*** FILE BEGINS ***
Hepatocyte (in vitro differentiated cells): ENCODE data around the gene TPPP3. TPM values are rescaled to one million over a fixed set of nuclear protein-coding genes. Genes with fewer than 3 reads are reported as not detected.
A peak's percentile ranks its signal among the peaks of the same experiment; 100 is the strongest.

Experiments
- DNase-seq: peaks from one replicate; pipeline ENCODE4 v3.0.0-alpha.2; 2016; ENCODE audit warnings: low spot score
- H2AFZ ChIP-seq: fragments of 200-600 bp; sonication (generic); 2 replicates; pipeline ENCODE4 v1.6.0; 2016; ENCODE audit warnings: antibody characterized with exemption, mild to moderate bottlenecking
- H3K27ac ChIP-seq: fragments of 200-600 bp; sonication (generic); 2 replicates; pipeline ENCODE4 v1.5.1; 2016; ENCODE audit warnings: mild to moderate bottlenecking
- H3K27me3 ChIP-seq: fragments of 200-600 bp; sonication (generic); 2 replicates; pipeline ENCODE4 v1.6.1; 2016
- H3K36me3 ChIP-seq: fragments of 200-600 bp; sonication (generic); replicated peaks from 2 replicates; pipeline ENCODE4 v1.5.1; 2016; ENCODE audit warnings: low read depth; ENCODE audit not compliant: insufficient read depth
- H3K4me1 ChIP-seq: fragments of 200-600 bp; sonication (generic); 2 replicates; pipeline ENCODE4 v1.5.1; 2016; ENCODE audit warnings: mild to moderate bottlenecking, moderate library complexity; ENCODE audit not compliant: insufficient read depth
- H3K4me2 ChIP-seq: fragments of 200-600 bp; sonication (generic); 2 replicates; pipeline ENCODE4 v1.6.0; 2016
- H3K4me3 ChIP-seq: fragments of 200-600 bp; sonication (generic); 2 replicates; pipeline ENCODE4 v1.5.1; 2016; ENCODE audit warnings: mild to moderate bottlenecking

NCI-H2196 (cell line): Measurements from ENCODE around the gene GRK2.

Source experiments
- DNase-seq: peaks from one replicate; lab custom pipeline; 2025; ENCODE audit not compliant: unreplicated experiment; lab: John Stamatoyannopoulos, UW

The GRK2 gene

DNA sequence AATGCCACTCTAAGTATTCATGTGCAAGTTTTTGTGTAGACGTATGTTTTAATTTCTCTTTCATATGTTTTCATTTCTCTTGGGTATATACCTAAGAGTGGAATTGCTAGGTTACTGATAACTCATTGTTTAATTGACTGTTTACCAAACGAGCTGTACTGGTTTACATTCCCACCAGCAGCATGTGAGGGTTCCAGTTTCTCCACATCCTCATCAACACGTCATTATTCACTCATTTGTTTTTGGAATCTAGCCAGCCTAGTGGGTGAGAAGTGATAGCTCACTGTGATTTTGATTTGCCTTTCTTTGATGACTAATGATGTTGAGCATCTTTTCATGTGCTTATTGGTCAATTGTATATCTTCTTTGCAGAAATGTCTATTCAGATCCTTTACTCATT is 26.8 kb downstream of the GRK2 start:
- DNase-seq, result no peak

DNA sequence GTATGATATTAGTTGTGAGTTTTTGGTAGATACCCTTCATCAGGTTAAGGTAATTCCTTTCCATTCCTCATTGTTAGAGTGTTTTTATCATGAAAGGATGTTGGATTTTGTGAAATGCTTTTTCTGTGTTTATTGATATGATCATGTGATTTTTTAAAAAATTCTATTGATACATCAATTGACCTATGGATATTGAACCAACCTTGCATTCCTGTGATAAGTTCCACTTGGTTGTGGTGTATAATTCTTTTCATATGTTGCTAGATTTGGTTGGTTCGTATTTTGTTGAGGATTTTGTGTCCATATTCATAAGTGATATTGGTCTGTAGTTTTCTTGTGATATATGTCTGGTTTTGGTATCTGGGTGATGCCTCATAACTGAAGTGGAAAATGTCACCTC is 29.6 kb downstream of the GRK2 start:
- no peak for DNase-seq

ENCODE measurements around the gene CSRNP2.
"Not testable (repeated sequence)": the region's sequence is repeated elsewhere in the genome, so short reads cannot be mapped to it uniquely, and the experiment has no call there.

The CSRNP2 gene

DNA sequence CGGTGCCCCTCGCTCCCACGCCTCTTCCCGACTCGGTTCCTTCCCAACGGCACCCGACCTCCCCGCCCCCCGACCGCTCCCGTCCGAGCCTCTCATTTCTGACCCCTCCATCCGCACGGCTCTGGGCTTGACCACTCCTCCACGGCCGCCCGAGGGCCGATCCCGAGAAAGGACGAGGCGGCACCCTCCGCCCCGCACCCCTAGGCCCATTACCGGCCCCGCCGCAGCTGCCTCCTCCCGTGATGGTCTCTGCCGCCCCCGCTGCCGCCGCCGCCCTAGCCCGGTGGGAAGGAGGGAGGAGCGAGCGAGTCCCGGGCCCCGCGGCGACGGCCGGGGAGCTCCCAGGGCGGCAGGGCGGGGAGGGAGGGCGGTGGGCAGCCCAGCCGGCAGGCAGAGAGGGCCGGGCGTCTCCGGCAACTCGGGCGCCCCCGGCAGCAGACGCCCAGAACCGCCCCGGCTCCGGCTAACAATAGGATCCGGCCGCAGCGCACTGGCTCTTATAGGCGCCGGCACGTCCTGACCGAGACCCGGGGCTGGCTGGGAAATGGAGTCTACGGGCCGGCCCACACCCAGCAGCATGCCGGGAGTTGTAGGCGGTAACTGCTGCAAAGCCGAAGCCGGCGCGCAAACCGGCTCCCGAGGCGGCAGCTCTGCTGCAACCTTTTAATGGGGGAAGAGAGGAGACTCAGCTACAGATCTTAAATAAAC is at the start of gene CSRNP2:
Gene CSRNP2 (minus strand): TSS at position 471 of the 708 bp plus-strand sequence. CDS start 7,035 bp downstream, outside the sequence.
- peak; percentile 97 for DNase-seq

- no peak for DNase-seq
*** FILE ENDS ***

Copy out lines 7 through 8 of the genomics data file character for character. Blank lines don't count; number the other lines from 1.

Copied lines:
- H3K27me3 ChIP-seq: fragments of 200-600 bp; sonication (generic); 2 replicates; pipeline ENCODE4 v1.6.1; 2016
- H3K36me3 ChIP-seq: fragments of 200-600 bp; sonication (generic); replicated peaks from 2 replicates; pipeline ENCODE4 v1.5.1; 2016; ENCODE audit warnings: low read depth; ENCODE audit not compliant: insufficient read depth